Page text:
Religious Liberalism 101: A Book Review of Paul Rasor’s ‘Faith Without Certainty’

I haven’t done a book review in a while, but I’ve been reading some good ones.  Just yesterday, I finished Faith Without Certainty: Liberal Theology in the 21st Century (Skinner House: 2005) by Paul Rasor, a Unitarian Universalist minister and college professor who currently works as director of the Center for the Study of Religious Freedom.

Enemies and allies of liberal theology are similarly inclined to use the term ‘liberal’ as a synonymn for ‘other’.  Until the last year or two, I myself was completely unaware of the historical depth contained within the joint traditions of Unitarianism and Universalism.  Knowing only what I’d been told from my evangelical upbringing, I had always thought that Unitarian Universalists (UUs) were ‘loosey-goosey’ and ‘airy-fairy’ liberals who had respect for neither tradition nor truth and adopted an ‘anything goes’ policy in regard to morality and ethics.  I would tell jokes like:

Q: What do you get when you cross a Jehovah’s Witness with a Unitarian Universalist?

A: Someone who comes knocking on your door for no apparent reason.

OK, I have to admit that I still chuckle at that one, even though I know it’s not true.  UUs are deeply committed to their theology and ethics.  If one knocks at your door, you can bet that it’s for a very good reason.  What I discovered is that UUs (as well as other religious liberals) are committed to process over content.  In other words, they’re more interested in how you live than what you believe.  This is beautifully reflected in the UUA’s Seven Principles.  I would love to go into greater detail about them here, but that will have to wait for another blog post.  The UUA, while it represents the largest organized group of religious liberals, is not the only place where they hang out.  There continue to be many of us who try to embody a similar flavor of religion within our respective communities.  What matters is that we who identify ourselves with this label (‘liberal’) must be able to simultaneously hold and share a conscious awareness of who we are and what we stand for in a positive sense.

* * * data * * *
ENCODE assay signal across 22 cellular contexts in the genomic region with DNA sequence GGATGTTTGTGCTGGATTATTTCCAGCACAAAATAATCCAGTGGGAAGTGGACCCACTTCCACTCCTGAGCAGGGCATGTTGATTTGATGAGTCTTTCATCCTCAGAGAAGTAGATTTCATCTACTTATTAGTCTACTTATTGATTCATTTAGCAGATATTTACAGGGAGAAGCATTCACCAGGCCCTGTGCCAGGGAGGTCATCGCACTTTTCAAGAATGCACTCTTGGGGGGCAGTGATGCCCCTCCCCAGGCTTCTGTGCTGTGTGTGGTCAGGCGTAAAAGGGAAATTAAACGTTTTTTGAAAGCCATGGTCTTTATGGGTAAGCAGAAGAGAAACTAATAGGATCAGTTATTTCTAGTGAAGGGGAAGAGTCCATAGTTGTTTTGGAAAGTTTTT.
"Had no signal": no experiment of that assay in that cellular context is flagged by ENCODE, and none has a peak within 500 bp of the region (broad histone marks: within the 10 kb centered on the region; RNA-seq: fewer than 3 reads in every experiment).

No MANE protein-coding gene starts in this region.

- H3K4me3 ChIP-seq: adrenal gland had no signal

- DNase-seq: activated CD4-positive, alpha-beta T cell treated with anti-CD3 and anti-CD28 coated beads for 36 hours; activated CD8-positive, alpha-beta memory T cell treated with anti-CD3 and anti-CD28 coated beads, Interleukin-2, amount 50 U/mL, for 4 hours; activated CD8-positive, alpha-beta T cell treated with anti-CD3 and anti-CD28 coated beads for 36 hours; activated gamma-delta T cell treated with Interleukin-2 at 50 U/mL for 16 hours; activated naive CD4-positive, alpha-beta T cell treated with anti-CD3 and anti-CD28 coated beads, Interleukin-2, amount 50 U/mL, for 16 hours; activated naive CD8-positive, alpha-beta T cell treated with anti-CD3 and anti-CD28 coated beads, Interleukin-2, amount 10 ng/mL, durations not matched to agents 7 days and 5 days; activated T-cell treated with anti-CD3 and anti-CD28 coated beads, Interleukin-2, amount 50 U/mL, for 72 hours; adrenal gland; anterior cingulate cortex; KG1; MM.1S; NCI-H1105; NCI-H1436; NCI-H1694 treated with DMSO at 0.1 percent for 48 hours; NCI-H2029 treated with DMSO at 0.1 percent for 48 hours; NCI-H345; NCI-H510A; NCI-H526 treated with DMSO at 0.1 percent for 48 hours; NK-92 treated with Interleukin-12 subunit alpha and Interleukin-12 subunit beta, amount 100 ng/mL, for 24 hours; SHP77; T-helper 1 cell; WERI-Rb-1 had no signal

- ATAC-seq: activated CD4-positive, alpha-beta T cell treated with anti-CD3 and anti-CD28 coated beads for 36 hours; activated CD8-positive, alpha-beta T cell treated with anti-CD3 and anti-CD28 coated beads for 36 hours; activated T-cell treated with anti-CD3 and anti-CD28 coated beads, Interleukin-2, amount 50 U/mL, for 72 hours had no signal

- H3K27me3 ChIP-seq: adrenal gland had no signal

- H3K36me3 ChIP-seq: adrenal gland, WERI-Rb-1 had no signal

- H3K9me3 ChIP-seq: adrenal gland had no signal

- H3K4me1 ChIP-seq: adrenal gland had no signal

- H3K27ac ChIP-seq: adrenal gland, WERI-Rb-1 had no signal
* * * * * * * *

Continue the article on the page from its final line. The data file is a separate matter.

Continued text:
Given the myriad ways that the term ‘liberal’ gets thrown around without being defined, I’m grateful for Rasor’s concise and readable primer that actually digs into the real roots  and trajectories of the liberal theological tradition.

If you don’t have time to read the entire book, the first two chapters after the introduction will familiarize you with what it is that religious liberals believe and how we came to embrace those values.  Whether you’re out to support or criticize us, it’s important that you know what you’re getting into.  Love or hate us for what we are, not what we’re not.

The remainder of the book lays out some of the challenges and frontiers that liberal theology is currently facing in its ongoing development.  With the arrival of the postmodern era, liberal religion (as a decidedly modern phenomenon) is reevaluating many of its core commitments (in much the same way that evangelical Christians (another modern movement) are also doing via the ‘Emergent Church’ movement).  Hard and fast categories, such as rugged individualism and universal human experience, are being questioned in the light of community, culture, and language.

Rasor is highly critical of his own liberal tradition in relation to issues of race and social class.  Despite its value of diversity, liberal religion continues to exist as a predominantly white and middle-class movement.  While his criticisms are honest and accurate, I wish that he had spent more time with them.  He mentions social Darwinism and the rise of manifest destiny in America, but he says nothing of Eugenics or the Holocaust, both of which were fueled in part by liberal theology.  These massive moral failures demonstrate that no one group, however utopian their ideals, is above the human tendency toward self-justified violence and oppression.  My primary criticism of Rasor’s book is that it seems to minimize and/or ignore these most prominent failures of liberal religion.

On the other hand, I was highly impressed by Rasor’s distinction between liberal and liberation theologies.  These two categories are often associated with one another in the common mind, mainly because of shared emphases on social justice.  However, as Rasor observes, they arise from different historical sources, make use of different methods, and emerge with very different values and convictions.  Liberation theologians tend to hold scripture and tradition much more closely, even as they criticize and reinterpret them.  Not all theological liberals are liberation theologians (and vice versa).  One need only look at the sermons of Archbishop Oscar Romero of El Salvador to see his deep commitment to the historical orthodoxy of Roman Catholicism.  If anything, I came away from Rasor’s book with an awareness that the construction of a theology that is simultaneously liberal and liberationist would prove to be a most difficult task.  Indeed, evangelicals would probably have an easier time of it, given the place they grant to the Bible in their theological systems.

All in all, I highly enjoyed Rasor’s book during my two weeks of vacation.  I expect that I will keep it on my shelf and refer to it often as a concise introduction to what religious liberals actually believe.

Click here to order this book on Amazon.com

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